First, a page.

Plevneliev’s list of supporters includes German Chancellor Angela Merkel and Wilfried Martens, president of the rightist EPP. In mid-October the European Commission’s president, José Manuel Barroso (a former Maoist) also travelled to Sofia to praise the construction of the city’s new metro as a shining example of successful European business development.

Plevneliev won the presidential election despite the fact that Borisov’s government went back on all the promises it made in its 2009 manifesto. In 2008 the average wage was just €270 ($366 US) a month, and since then it has fallen in real terms. At the same time the official unemployment rate has risen to over 11 percent.

A very restrictive fiscal policy has had disastrous consequences for public education, and the country’s pension and health care systems face collapse. In July of this year, Finance Minister Simeon Djankov pushed his “Financial Stability Pact” through parliament. The pact sets a limit of 2 percent of GDP for net borrowing and anchors the flat tax rate at 10 percent.

According to the Vienna Institute for International Economic Studies, Bulgarian companies have a huge debt problem following the 2008 crisis. Loans and investments from abroad have petered out and attempts by the government to subsidise business and the banks have increased the country’s national debt to 120 percent of GDP.

The country’s planned accessions to the euro zone and the Schengen area (25 mostly EU nations that operate as a single state for travel purposes) have also floundered.

The government has also lost credibility over its central claim to fame, the fight against organized crime and corruption left behind by the BSP administration. This year GERB prevented a vote taking place on a law establishing a “Mafia Commission”, when its deputies left the chamber before the vote. Owners of luxury homes, yachts and other assets are not obliged to account for the source of their fortunes.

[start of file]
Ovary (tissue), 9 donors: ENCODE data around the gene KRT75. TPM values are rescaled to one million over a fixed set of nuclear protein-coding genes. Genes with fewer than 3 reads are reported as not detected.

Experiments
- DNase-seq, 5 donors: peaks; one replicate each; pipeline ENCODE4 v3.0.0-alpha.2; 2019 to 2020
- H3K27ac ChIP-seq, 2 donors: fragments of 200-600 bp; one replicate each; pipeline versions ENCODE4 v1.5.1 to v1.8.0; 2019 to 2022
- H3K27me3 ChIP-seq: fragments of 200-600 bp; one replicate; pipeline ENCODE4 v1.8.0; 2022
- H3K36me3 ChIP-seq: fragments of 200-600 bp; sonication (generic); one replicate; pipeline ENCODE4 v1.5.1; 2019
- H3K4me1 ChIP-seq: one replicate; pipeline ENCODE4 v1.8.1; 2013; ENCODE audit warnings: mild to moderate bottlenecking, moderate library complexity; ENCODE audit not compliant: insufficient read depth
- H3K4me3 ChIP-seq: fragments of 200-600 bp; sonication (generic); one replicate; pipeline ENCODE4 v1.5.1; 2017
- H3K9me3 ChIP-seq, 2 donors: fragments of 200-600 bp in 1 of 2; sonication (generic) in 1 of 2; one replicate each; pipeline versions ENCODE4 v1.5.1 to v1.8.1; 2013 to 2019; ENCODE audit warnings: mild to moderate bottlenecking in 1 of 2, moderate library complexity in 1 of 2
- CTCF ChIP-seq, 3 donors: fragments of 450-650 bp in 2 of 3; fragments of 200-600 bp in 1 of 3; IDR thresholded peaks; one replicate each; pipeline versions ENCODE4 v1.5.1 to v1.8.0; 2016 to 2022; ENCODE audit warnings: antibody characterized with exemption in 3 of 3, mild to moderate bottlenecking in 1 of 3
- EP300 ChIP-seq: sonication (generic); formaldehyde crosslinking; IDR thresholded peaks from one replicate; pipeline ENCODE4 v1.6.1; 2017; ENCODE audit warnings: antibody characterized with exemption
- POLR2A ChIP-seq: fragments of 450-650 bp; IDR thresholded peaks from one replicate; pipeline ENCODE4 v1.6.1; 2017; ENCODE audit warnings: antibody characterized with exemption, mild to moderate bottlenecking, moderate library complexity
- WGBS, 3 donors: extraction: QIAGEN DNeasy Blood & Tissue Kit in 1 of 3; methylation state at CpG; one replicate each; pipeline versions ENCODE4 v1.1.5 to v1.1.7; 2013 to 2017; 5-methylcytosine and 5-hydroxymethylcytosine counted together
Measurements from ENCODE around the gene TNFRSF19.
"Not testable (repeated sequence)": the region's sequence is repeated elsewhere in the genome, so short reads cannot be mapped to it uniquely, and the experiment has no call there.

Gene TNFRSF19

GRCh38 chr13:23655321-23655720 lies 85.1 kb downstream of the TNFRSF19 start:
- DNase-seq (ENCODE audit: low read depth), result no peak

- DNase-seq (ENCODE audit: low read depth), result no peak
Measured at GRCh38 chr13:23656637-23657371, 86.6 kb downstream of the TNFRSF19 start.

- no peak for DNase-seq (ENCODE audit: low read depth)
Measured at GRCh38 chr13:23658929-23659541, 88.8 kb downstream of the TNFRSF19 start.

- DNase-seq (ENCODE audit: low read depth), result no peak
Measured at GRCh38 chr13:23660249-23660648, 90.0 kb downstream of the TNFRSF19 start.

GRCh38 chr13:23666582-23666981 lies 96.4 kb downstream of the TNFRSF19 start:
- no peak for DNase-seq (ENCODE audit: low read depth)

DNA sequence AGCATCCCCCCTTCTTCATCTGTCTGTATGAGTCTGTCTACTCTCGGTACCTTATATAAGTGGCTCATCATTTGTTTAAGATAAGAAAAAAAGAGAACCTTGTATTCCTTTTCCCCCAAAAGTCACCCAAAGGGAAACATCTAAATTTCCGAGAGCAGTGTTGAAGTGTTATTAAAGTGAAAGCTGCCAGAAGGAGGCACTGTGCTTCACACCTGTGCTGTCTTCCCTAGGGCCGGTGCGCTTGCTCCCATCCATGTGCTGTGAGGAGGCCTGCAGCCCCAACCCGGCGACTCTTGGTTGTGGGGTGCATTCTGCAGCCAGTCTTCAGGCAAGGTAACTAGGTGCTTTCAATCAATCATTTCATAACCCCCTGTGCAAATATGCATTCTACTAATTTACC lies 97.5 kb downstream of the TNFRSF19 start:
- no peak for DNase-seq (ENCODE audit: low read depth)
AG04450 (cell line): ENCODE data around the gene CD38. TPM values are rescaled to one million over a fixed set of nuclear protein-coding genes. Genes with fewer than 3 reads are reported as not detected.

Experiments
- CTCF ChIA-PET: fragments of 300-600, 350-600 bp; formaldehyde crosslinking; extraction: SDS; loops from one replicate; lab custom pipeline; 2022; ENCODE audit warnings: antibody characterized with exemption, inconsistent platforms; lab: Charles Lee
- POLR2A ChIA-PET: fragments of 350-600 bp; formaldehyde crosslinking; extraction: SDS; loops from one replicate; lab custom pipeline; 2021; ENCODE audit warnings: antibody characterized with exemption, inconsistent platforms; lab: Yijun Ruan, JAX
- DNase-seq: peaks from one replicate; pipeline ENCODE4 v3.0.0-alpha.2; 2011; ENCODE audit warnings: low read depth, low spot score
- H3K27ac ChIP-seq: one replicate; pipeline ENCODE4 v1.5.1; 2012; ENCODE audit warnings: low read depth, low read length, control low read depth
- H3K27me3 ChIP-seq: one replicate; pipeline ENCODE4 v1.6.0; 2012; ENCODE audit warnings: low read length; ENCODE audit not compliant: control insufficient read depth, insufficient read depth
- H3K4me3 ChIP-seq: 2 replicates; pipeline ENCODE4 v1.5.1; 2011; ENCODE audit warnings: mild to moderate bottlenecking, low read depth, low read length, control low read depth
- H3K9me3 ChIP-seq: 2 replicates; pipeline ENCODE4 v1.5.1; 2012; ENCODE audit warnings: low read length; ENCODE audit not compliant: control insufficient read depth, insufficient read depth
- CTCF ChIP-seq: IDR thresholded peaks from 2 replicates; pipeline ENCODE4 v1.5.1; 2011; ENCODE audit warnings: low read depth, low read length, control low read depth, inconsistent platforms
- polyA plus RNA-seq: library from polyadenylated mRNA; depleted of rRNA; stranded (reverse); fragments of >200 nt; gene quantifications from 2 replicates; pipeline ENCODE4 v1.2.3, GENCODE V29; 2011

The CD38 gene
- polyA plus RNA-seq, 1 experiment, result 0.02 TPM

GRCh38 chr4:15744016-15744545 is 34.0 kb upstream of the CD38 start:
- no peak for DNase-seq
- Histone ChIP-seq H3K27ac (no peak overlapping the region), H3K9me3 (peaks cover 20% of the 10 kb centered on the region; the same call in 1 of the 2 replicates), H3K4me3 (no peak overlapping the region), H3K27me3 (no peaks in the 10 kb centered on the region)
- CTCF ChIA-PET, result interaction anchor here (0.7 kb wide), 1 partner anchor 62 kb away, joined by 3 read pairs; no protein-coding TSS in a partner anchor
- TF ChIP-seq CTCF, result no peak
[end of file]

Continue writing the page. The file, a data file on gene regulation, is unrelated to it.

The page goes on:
That GERB was able to triumph in the presidential and local elections is principally due to the right-wing course of the Socialists, who emerged from the Bulgarian Stalinist state party. In his electoral campaign, the BSP’s Kalfin addressed the EU demands for deregulation and privatisation by seeking to exploit nationalist sentiments.

The presidential campaign as a whole failed to raise any issues relevant to the social situation in the country, which is characterized by extreme poverty and insecurity for working people, obscene wealth for a tiny elite, a generalized economic crisis and gangster-like relations in the political sphere.

At the end of September, pogrom-like attacks took place against the poverty-stricken Roma minority in the country. The riots were incited by the extreme right Ataka party (full name, National Union Attack) and its presidential candidate Volen Siderov. The police largely stood by as the attacks on the Roma took place. Plevneliev was initially silent on the vicious assault and then only broke his silence to play down the riots as politically insignificant.

After the first round of the presidential vote, Organization for Security and Co-operation in Europe (OSCE) observers criticized ballot irregularities, including a so-called “banned list” of 400,000 eligible voters who were prevented from voting in the local elections.

After the second ballot, Alexander Andreev from Deutsche Welle (Germany’s international broadcaster) expressed the view that “that GERB had influenced the election result, paying out up to €50 million to buy votes.” The Socialist candidate Kalfin also accused the GERB of “vote-buying, and applying pressure and threats against voters.”